To overcome the label bias problem, CRF uses the global normalizer Z(x) instead of local normalizer as in the MEMM. So Z(x) in CRF takes a sum of all the possible sequences of tag y ∈ Y. As shown earlier:
Note that y here is not the same as y in the numerator. This y is local to this calculation and generally notated as y’.
The goal of inferences is to predict the most likely sequences of the entire label y for given input values x such that the sum of the probabilities is maximized. We want to maximize the number of correct labels in the entire sequences, not to maximize individual state. We can Viterbi algorithm to find the best sequences of labels.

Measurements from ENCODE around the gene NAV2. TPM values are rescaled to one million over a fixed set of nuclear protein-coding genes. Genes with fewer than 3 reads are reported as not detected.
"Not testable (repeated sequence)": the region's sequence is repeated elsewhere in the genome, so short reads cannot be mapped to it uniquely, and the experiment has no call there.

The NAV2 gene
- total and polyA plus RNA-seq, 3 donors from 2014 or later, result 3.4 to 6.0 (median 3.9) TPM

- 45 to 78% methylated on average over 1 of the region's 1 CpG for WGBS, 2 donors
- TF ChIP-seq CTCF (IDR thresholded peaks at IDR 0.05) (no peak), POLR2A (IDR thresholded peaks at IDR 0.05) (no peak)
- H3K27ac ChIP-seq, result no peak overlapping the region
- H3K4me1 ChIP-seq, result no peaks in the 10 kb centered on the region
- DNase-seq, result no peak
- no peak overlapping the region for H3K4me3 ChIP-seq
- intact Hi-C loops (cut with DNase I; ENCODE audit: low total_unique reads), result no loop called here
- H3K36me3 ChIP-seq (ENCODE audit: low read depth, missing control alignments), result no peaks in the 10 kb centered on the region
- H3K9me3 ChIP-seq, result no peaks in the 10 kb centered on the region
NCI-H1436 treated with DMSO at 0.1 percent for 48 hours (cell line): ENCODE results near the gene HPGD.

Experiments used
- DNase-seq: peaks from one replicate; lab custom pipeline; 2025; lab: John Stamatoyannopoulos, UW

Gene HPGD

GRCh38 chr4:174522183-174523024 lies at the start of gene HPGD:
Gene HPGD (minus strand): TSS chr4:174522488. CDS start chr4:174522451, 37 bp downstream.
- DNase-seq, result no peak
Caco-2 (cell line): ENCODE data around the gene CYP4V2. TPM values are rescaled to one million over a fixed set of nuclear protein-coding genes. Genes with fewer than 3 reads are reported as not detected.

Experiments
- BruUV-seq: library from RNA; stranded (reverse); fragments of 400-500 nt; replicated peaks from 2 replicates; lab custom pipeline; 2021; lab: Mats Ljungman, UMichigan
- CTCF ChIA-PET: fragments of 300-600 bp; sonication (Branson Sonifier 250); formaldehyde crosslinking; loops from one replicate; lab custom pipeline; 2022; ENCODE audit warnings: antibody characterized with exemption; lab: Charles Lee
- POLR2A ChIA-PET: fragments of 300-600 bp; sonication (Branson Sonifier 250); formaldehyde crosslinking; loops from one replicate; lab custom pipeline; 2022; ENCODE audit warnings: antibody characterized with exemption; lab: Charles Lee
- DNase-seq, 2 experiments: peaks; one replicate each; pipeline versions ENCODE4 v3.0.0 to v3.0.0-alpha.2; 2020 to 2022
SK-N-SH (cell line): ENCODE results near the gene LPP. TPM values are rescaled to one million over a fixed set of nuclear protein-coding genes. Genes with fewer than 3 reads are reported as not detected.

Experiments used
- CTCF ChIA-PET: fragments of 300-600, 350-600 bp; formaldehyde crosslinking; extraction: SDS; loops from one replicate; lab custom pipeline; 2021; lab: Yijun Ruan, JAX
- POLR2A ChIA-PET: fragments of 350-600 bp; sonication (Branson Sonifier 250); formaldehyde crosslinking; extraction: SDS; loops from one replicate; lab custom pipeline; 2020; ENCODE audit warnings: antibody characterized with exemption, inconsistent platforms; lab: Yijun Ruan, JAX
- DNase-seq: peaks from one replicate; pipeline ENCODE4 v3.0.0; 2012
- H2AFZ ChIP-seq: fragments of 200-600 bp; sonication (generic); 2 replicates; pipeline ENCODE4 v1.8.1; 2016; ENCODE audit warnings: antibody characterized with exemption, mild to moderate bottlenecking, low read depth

Here we can ignore the Z(x) since it is a normalizer and not a function of y. We also remove the exponent since it does not affect the argmax function.
We can again solve this similarly to MEMM earlier by using the Viterbi algorithm which makes this problem tractable with the running time of O(n*k²) where n is the length of the input sequence and k is the number of possible states.
To perform the inference, we first need to find the weight vector used above. This is what we will discuss next, the training.
The goal of the training is to find the parameter vector w that gives the best possible prediction that satisfy the conditional probability of the training data. Our parameter w tells us the relevance between the different features. The higher the positive value of an element of the vector w, the higher correlated the corresponding features.
In linear chain CRF, training is to find w^ for training data x as: